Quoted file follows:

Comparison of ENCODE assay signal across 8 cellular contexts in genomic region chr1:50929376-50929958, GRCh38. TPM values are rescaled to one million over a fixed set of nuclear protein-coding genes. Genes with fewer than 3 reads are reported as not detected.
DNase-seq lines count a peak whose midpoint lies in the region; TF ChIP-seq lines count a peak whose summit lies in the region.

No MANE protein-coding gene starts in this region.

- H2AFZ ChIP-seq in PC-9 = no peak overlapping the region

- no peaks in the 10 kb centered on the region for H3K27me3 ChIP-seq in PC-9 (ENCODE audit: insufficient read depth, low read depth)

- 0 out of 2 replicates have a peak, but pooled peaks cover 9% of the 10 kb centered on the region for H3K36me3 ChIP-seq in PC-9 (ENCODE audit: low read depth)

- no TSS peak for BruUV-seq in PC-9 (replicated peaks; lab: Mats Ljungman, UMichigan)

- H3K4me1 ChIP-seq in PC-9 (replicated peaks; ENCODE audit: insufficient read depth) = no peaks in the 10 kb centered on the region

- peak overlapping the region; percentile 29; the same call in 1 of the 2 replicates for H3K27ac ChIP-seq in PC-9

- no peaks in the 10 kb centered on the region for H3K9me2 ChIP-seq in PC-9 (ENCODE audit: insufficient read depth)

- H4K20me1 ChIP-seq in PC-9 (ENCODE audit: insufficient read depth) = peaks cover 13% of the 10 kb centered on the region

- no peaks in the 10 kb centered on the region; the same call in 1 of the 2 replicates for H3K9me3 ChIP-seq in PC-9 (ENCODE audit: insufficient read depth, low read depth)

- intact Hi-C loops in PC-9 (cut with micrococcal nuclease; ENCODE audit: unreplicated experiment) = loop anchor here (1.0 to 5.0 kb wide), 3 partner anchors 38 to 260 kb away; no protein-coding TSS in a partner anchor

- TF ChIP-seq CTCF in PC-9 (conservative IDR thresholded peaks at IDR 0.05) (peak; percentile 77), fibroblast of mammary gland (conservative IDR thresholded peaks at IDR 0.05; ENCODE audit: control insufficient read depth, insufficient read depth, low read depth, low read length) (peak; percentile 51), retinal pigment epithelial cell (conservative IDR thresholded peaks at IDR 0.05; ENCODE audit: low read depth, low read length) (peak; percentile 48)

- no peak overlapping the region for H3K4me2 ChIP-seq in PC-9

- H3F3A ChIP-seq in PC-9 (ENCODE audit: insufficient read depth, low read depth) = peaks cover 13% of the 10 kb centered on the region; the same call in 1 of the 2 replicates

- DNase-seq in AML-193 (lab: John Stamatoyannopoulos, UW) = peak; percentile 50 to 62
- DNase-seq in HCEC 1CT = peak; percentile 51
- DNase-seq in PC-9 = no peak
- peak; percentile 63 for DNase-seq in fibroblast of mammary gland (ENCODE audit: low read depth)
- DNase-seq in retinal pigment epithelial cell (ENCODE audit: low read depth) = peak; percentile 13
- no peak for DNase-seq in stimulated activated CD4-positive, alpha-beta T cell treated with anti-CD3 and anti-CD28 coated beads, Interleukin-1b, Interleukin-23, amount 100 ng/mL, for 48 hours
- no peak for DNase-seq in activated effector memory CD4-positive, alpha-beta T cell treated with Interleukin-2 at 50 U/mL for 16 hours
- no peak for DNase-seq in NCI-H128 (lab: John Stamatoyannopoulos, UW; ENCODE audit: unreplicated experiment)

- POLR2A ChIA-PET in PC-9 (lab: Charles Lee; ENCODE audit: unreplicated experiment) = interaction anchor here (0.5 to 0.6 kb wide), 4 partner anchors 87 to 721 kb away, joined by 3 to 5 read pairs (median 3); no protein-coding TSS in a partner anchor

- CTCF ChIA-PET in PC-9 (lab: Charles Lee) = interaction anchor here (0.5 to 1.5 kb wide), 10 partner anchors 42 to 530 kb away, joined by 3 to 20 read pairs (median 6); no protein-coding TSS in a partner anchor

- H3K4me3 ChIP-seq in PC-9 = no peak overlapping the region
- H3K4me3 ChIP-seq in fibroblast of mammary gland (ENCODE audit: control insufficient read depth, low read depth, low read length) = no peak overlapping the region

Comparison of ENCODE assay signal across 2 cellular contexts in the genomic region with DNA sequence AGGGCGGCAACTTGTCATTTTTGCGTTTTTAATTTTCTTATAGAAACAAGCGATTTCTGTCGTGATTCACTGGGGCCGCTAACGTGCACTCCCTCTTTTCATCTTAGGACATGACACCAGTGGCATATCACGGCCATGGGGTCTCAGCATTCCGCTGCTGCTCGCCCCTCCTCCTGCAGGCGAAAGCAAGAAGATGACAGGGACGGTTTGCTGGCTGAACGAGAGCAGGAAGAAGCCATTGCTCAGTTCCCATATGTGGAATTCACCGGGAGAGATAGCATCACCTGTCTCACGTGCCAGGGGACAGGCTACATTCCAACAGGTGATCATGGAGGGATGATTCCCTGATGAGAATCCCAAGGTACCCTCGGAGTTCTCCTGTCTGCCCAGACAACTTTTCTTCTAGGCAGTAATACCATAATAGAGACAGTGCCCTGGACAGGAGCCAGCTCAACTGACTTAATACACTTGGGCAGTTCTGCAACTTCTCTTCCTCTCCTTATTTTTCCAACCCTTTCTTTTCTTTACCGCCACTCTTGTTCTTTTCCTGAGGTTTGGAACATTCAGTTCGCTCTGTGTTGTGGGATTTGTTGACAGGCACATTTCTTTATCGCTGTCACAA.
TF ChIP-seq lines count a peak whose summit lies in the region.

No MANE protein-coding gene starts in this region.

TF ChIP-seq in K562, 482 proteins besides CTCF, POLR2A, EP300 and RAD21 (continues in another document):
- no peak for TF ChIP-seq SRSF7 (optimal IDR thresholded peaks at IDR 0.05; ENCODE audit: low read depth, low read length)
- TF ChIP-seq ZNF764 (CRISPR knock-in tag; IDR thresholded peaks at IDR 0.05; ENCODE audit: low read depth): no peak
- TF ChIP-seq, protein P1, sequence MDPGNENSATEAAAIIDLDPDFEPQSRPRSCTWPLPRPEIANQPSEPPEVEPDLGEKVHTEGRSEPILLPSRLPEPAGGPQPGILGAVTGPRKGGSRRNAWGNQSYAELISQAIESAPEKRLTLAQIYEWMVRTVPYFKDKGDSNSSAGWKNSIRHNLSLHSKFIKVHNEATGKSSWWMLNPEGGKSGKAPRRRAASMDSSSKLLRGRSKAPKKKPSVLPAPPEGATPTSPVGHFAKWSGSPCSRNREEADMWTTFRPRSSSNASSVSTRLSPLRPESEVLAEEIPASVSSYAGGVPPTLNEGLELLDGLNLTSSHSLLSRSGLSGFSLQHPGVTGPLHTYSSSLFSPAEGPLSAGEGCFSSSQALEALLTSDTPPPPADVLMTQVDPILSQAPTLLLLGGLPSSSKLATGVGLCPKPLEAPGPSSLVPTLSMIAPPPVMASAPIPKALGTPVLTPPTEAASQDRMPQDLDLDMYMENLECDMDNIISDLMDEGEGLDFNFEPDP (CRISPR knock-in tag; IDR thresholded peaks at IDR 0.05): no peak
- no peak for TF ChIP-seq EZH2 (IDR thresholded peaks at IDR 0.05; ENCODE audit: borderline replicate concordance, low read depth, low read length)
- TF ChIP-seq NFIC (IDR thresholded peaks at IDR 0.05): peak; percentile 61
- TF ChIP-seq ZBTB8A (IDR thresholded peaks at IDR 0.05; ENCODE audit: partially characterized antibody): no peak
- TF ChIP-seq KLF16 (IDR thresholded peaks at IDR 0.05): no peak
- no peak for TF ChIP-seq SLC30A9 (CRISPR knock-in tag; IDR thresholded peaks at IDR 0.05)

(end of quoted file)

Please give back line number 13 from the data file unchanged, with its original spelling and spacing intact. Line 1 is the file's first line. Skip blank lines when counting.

- intact Hi-C loops in PC-9 (cut with micrococcal nuclease; ENCODE audit: unreplicated experiment) = loop anchor here (1.0 to 5.0 kb wide), 3 partner anchors 38 to 260 kb away; no protein-coding TSS in a partner anchor